News

John Oliver Torpedoes Hollywood Whitewashing on Last Week Tonight

| 23 Feb 2016 13:39

Oliver pulls no punches in his latest "How Is This Still a Thing?" segment.

The story of this year's Oscar boycott has been well documented, the number of frivilous think pieces devoted to it in the thousands, the list of actual celebrities participating in it somewhat less than that. In some critic's eyes, the #OscarsSoWhite campaign has been a long overdue comeuppance for an industry that likes to pride itself as being more progressive and forward-thinking than the rest of the world with little evidence to support its claims.

Now just a week out from the 88th annual Academy Awards, John Oliver put his spin on the diversity problem plaguing Hollywood in one of his "Why Is This Still a Thing?" segments, taking specific aim at the claim that there simply aren't enough good roles available for actors of color.

In typical Oliver fashion, what followed was an uncompromising, scathing takedown of this notion, citing Hollywood's long tradition of casting white actors in roles specifically meant for minorities. Whether it's seeing American John Wayne cast as Genghis Khan or seeing white as paper Christian Bale and Joel Edgerton portraying Egyptian prophets Moses and Ramesses, respectively, the film industry has a long history of whitewashing history in order to suit the needs of its financial backers, as Oliver explains.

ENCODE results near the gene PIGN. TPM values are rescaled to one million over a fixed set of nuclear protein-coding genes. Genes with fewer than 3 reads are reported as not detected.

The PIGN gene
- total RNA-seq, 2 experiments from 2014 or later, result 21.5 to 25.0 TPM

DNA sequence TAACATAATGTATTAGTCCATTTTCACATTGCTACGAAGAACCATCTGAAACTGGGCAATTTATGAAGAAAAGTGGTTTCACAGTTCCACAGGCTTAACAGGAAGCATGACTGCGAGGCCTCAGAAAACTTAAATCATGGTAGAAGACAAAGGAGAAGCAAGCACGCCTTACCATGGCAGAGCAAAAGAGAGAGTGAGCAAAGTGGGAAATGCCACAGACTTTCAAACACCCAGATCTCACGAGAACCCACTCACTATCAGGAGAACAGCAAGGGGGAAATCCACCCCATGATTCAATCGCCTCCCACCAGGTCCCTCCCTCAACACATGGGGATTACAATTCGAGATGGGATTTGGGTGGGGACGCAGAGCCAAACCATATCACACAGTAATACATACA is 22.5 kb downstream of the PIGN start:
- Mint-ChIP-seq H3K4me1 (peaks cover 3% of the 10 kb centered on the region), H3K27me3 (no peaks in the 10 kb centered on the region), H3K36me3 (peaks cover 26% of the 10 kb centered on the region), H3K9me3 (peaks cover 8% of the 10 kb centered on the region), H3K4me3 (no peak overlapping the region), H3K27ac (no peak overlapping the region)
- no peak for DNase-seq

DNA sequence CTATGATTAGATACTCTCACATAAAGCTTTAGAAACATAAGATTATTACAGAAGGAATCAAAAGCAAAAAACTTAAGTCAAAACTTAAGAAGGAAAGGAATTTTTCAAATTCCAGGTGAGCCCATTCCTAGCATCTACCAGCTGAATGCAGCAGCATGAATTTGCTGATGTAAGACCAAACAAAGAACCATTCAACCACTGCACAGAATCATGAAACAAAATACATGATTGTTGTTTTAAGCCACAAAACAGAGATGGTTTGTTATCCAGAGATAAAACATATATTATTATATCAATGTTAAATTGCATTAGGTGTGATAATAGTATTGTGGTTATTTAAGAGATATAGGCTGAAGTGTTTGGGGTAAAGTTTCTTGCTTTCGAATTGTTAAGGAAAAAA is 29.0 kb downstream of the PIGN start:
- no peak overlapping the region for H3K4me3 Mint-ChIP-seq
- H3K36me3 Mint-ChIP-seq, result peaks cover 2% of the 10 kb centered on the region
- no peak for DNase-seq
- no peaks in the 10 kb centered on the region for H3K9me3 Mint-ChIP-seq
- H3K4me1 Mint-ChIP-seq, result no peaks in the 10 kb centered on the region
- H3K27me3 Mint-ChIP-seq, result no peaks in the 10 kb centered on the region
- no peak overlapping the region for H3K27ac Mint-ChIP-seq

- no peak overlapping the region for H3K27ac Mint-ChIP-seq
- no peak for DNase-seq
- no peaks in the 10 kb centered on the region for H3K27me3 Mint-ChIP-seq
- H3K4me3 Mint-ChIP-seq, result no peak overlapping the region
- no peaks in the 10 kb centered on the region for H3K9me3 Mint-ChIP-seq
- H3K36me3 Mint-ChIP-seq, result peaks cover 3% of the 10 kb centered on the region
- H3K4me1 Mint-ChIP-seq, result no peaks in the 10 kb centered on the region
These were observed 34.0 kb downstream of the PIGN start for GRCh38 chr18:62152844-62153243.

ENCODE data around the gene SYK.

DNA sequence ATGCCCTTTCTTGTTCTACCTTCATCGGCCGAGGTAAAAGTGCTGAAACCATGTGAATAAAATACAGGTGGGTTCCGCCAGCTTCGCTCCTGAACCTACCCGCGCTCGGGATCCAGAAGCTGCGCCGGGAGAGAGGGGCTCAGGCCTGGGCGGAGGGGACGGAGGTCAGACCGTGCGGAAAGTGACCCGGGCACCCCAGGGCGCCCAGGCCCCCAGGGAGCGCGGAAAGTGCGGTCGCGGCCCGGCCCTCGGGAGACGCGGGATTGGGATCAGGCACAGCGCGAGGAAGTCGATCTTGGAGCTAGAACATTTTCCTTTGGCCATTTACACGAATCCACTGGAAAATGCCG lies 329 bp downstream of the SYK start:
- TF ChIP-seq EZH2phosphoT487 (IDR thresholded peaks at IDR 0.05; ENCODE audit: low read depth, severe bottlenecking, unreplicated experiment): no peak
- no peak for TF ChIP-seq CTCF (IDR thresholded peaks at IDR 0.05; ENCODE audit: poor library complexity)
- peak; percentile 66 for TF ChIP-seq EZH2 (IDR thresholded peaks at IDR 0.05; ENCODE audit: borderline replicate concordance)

At the center of Last Week Tonight's segment is a rather telling quote that was given by Exodus: Gods and Kings director Ridley Scott, who while attempting to defend the movie's whitewashed cast, said the following:

I can't mount a film of this budget, where I have to rely on tax rebates in Spain, and say that my lead actor is Mohammad so-and-so from such-and-such. I'm just not going to get it financed. So the question doesn't even come up.

Yowza.

Of course, the discrepancy be wouldn't be as noticeable, Oliver argues, if half the country didn't erupt in outrage every time a non-white actor was cast in a role originally portrayed by a white person -- look no further than the backlash Michael B. Jordan received after being cast as the Human Torch in the Fantastic Four remake.

Check out the video above, then give us your take on the issue in the comments section.

Source: Last Week Tonight

RELATED CONTENT
Comments on